RAYMOND — It all began with three buddies drinking beer in a basement.
Roughly eight years later, Grant Forrest, Cristian Dumitrescu and Ryan Porter produce their own line of beer, wine and mead from Raymond-based Wild Man Brewery.
In June, Wild Man Brewing joined Willapa Brewing and North Jetty Brewing as the third microbrewery in Pacific County, the culmination of a dream that started with a $50 beer kit.
Brewery born from kit
The brewery officially opened at 203 Duryea St. in Raymond on June 14, but the seed was first planted about eight years ago, when Porter, 43, received a present from his wife.
“My wife bought me a Mr. Beer kit,” Porter said. “It got me into the hobby and I started brewing regularly.”
The $50 beginner kit offered an all-inclusive crash course into home brewing 101, and produced a couple gallons of beer with step-by-step instructions.
“Every beer since then has gotten progressively better,” Porter said.
Before his first batch of beer was finished fermenting, he had already ordered more equipment, including a propane burner and an eight-gallon kettle.
After two batches he graduated to bigger, electric “brew bag” system, built from the ground up so he could brew indoors, increasing his production to 10 gallons.
Five batches later, he upgraded to a three-vessel system, including a boil, mash and hot liquor kettle.
“That’s really when I started doing it the way you would commercially,” Porter said. “I turned my hobby and manufacturing experience into my basement brew fest. A lot of my friends who drank my beer thought it was better than what they could buy commercially.”
In May, after acquiring the necessary permits and licensing, he graduated to a five-barrel system.
“I went from 10-gallon batches to 155 or a little above,” he said. “We’re capable of doing 310 gallons in our double-batch system. We wanted to have the capacity to grow if we needed. If we maxed it out, we can do 40 barrels of beer a month.”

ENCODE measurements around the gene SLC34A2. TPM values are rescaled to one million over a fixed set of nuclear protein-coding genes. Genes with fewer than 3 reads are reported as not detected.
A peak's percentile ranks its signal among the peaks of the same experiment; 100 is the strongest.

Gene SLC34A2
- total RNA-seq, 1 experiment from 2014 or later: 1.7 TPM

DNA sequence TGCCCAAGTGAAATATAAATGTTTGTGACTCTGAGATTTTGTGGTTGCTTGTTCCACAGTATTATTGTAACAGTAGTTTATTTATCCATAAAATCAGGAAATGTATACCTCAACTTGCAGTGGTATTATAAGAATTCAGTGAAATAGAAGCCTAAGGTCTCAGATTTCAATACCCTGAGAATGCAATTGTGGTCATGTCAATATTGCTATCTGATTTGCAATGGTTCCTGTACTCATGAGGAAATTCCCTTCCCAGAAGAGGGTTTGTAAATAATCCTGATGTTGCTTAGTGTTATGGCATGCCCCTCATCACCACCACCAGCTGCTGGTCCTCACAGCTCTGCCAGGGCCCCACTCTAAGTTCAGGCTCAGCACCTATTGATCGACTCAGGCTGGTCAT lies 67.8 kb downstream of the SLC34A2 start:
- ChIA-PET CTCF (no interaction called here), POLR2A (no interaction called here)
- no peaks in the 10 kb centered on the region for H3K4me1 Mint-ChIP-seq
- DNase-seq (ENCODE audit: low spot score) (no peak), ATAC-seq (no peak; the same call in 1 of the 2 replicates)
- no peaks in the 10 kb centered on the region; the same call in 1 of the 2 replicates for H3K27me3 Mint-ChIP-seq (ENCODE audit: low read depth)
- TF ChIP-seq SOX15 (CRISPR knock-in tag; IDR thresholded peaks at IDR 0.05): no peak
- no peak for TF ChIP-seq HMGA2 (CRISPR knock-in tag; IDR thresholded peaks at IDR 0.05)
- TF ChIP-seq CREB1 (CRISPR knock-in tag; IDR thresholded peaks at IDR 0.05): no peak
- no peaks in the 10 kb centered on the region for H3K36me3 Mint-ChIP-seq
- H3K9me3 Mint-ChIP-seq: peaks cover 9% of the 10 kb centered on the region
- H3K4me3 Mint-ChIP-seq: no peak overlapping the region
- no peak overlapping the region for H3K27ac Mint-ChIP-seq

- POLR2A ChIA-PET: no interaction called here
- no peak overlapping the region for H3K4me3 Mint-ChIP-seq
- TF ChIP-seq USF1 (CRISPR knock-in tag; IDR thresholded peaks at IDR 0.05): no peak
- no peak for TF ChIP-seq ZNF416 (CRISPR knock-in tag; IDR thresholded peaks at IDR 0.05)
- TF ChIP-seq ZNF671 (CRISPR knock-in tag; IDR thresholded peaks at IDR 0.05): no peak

Memorable experiences inspire beer names
Wild Man Brewery serves 15 different varieties of beer, wine and mead spread across 16 taps, including one “guest” beer.
There have been some learning experiences along the way, one which resulted in a very unique beer that tested at 155 IBUs (International Bitterness Unit scale). The heavily hopped brew was so bitter they considered dumping it down the drain.
“I thought we were going to have to throw it away,” Porter said.
After a few days, the bitter brew began to grow on Dumitrescu and Forrest, eventually earning the name “It’s Not Awful IPA.”
“All of the names of our beers have a story behind them,” Porter said.
“English Only Kolsch” was inspired by conversations between Dumitrescu and his brother Adrian, who routinely spoke in their native Romanian language.
“We don’t know what the hell they’re saying,” Forrest joked. “So we yell at them ‘English only!’” Porter added.
“Five Years From Now IPA” was inspired from Dumitrescu’s insistence on opening a restaurant and brewery, to which Porter often responded ‘Five years from now.’
“Sledgehammer Peanut Butter Stout,” among latest additions, was inspired by a mishap Forrest had involving a rubber mallet and a barrel of beer.
The brewery’s name is a tribute to the infamous “Wild Man of Wynoochee,” a hermit who resisted human contact and lived in the woods around Montesano from 1880 to 1913.
Porter uses his own recipes for his beers, but was inspired by counterparts on the East Coast, particularly Tree House Brewing Company in Charlton, Massachusetts.
“They’re one of the front-runners for the Vermont-style IPA, a type of hazy IPA,” Porter said. “After trying those I knew that was the kind of beer I wanted.”